A highly functioning sociopath. That is how Sherlock Holmes is described—how he describes himself—in this version of the story.
Sherlock is set in modern-day London with the trappings of technology and its social realities. (While the original Holmes was a drug addict—there is at least one passing allusion to the addiction in this series—the modern-day Holmes is only overtly depicted as a recovering smoker.) Although out of its historical context, the dialogue is strewn with quotes from Sir Arthur Conan Doyle’s writings.
Holmes and Watson cross paths early on, introduced through a common acquaintance and quickly become flatmates. Although Holmes is a prickly sort, lacking compassion, social graces, and common courtesy, he and Watson develop an affection for one another. This affection rears its head from time to time when one or the other steps in to save the other’s life. But it is only a friendship, they protest again and again. The asexual Holmes and the serial monogamist Watson have to sporadically insist that they are not gay.
Holmes is easily bored, constantly searching for a criminal puzzle that is worthy of his mental skills. When these situations present themselves, he throws himself whole-heartedly into pondering the crime, to the point that he holds conversations with Watson long after Watson has left his presence.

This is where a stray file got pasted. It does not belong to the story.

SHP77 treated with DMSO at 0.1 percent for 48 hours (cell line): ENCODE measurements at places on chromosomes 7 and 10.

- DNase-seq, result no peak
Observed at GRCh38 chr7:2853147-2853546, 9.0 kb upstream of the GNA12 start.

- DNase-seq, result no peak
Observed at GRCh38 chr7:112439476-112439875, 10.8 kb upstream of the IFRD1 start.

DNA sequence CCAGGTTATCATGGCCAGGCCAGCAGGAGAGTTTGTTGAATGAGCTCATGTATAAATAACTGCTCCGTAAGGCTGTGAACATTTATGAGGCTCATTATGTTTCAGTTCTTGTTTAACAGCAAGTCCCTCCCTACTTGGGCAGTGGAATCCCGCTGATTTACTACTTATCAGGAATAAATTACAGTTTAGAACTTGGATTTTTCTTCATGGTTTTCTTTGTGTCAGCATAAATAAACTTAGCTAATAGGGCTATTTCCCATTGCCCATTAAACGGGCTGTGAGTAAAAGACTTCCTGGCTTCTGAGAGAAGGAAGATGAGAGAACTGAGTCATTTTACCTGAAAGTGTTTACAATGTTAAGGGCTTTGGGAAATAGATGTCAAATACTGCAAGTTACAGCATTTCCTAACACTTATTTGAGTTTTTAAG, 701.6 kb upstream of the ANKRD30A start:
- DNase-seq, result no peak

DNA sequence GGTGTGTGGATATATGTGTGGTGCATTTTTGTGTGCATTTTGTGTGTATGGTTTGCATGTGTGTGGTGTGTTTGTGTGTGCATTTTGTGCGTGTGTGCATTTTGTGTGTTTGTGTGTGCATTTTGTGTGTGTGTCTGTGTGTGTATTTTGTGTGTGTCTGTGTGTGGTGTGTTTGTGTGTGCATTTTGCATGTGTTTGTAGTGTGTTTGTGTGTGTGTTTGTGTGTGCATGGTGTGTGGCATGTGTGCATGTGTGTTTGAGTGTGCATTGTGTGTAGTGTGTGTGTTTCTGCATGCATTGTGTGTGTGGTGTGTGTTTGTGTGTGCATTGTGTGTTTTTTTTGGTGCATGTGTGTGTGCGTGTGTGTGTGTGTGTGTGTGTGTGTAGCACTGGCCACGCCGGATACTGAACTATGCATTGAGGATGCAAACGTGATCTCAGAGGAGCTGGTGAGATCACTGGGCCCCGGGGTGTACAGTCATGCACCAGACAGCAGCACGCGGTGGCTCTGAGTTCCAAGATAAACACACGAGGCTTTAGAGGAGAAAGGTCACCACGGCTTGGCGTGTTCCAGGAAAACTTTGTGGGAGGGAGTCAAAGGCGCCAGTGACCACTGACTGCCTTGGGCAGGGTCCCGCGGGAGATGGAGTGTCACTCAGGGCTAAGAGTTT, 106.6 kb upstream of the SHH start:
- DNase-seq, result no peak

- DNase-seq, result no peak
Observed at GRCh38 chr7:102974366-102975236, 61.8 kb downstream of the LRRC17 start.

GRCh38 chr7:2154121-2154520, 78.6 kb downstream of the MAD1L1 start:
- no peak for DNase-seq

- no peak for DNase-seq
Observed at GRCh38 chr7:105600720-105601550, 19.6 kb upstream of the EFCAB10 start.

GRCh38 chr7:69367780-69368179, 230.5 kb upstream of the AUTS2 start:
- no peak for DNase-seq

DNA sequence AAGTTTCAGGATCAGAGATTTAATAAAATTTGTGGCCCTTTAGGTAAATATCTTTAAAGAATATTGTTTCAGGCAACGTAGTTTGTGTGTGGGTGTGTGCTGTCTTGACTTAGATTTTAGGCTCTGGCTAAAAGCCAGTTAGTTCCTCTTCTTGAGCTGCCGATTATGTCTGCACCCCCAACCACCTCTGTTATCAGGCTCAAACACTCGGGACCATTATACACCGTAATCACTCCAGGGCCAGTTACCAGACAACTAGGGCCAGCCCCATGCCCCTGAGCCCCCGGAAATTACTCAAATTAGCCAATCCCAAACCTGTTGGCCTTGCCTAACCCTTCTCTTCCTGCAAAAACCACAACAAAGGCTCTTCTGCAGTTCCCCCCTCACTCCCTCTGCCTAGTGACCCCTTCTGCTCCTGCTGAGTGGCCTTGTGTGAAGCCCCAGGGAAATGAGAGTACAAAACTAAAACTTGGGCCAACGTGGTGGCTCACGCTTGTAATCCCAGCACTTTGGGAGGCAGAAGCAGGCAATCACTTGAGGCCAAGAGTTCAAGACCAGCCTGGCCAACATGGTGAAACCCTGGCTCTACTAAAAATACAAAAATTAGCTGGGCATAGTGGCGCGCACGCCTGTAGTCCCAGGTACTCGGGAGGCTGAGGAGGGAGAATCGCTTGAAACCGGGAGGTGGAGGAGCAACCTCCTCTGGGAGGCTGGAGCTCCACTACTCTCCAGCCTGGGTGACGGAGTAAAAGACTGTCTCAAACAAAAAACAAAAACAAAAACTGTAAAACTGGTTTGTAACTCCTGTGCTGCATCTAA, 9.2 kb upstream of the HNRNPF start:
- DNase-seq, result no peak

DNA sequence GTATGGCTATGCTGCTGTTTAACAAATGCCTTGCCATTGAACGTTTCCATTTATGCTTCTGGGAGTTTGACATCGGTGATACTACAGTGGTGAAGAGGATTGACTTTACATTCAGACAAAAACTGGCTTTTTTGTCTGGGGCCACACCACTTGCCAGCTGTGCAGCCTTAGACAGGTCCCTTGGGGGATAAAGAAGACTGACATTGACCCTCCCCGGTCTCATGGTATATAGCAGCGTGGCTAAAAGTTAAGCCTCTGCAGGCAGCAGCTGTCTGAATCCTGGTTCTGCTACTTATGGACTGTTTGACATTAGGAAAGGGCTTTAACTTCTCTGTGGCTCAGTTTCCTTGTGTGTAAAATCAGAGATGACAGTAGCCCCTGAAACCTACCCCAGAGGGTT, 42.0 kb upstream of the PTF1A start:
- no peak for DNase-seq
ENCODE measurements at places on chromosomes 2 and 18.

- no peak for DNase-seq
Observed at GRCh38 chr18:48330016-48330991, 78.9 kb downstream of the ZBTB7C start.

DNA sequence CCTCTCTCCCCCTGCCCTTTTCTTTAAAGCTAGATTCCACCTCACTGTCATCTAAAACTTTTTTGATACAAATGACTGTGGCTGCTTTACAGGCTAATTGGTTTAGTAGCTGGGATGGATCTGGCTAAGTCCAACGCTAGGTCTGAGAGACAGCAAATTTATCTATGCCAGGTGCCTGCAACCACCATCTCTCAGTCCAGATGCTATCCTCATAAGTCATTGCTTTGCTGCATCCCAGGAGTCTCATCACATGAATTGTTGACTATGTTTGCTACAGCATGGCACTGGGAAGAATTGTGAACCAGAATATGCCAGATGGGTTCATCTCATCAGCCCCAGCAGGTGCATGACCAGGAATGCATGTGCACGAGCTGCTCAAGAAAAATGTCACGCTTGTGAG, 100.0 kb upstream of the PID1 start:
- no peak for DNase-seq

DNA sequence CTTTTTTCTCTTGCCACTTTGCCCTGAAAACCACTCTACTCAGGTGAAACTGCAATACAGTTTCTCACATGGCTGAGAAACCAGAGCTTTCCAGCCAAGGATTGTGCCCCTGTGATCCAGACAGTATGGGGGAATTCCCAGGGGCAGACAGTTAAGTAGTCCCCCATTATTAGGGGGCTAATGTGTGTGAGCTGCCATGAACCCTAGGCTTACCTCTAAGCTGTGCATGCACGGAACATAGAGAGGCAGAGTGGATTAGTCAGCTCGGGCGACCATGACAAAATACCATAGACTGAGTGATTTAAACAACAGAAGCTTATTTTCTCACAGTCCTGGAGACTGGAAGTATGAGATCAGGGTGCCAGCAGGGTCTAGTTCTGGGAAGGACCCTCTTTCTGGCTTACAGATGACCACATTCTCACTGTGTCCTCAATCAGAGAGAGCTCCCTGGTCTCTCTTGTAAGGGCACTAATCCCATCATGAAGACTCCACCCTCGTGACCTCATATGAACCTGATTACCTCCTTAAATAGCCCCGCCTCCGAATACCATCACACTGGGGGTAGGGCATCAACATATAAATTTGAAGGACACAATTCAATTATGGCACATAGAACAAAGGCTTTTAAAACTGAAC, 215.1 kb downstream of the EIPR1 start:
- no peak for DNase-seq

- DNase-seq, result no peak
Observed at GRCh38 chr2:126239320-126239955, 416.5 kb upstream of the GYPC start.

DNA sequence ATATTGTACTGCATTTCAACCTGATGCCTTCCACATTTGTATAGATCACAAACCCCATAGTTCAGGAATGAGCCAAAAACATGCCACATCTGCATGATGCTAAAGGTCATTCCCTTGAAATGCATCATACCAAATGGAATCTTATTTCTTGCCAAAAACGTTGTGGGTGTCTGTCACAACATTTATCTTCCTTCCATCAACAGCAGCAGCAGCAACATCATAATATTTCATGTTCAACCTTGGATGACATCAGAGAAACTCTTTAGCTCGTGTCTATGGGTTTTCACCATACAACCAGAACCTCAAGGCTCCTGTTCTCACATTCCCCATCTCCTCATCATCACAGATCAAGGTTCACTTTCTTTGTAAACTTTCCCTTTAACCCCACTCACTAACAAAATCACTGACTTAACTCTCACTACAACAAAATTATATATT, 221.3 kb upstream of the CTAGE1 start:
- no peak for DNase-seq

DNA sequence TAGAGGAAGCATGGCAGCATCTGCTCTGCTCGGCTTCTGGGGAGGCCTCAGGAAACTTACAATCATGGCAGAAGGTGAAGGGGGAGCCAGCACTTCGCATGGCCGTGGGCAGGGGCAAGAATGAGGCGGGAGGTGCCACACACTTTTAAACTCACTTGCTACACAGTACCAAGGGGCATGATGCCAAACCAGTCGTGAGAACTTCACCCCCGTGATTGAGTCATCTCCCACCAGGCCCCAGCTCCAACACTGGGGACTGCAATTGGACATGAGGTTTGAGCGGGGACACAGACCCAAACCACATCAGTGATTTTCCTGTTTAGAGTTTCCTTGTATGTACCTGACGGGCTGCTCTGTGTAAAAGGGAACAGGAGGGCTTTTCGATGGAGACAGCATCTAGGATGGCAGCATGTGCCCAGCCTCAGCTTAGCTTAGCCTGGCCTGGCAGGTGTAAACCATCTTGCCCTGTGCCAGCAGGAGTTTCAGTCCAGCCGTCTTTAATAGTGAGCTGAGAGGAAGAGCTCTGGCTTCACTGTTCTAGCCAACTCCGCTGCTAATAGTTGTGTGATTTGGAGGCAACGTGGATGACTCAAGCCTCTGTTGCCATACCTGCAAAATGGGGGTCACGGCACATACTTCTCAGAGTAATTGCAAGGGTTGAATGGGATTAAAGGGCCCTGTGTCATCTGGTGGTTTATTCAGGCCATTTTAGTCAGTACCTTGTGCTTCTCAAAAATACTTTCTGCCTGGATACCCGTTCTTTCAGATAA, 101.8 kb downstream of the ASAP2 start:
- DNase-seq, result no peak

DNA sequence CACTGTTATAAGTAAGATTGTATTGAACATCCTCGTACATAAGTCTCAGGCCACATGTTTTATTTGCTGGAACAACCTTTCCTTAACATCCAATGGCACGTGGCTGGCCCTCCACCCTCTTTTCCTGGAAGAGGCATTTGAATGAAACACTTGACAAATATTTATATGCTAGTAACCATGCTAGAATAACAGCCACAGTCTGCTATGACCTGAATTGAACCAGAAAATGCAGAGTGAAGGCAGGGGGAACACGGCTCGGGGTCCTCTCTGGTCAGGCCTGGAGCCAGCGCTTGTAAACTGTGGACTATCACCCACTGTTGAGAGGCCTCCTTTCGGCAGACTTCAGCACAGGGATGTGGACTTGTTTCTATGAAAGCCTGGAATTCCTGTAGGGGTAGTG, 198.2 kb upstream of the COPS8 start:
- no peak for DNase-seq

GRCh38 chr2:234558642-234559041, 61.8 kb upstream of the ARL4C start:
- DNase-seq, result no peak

Ironic, considering his often cluelessness about his surroundings, Holmes possesses considerable powers of observation, seeing in a flash details that the normal person does not. The cut of clothes, the presence of dog hair, a neat manicure. All details that give away information about the person and the situation. He correctly pegged Watson at the onset as a doctor who had recently returned from a stint in Afghanistan. As he often points out, people see but do not observe.
The episodes in this series, which were developed by the BBC, run to an hour and a half each. Longer than the typical TV show in the US, but the situations are engaging. The conversation is often witty. Holmes, ever the one to insult others with his brusqueness, often leaves people stunned. After one such time, as Watson leaves with Holmes, Watson comments, “And that’s as modest as he gets.” Holmes has a clear disdain for us mere mortals—referred to as goldfish in a conversation with his equally intelligent and pretentious brother—but seems to tolerate, even love, Watson. One of the goldfish. Or ordinary people.
In one scene, Holmes unexpectedly asks Watson to punch him in the face. Taken aback, Watson is not going to strike a friend. But after Holmes says something insulting—not uncommon—Watson hauls off and hits him. And then cannot seem to stop attacking him. It turns into a fight. To which Holmes exclaims that he just needed a punch in the face. “I was a soldier,” Watson says as he attacks, “I killed people.” Sherlock: “You were a doctor.” Watson: “I had bad days.” Clearly, this had turned into a bad day for Watson.
Thankfully, these are thoroughly delightful days for us. We are invited into their investigation of curious crimes. We watch as Sherlock observes. He is arrogant. Disdainful of others. Lacking in social graces when interacting with others. But intelligent. Aware. Astute. Observant. In short, a highly functioning sociopath. I’m not sure I would have enjoyed crossing paths with the likes of this Sherlock Holmes, but I do thoroughly enjoy crossing paths with this BBC series.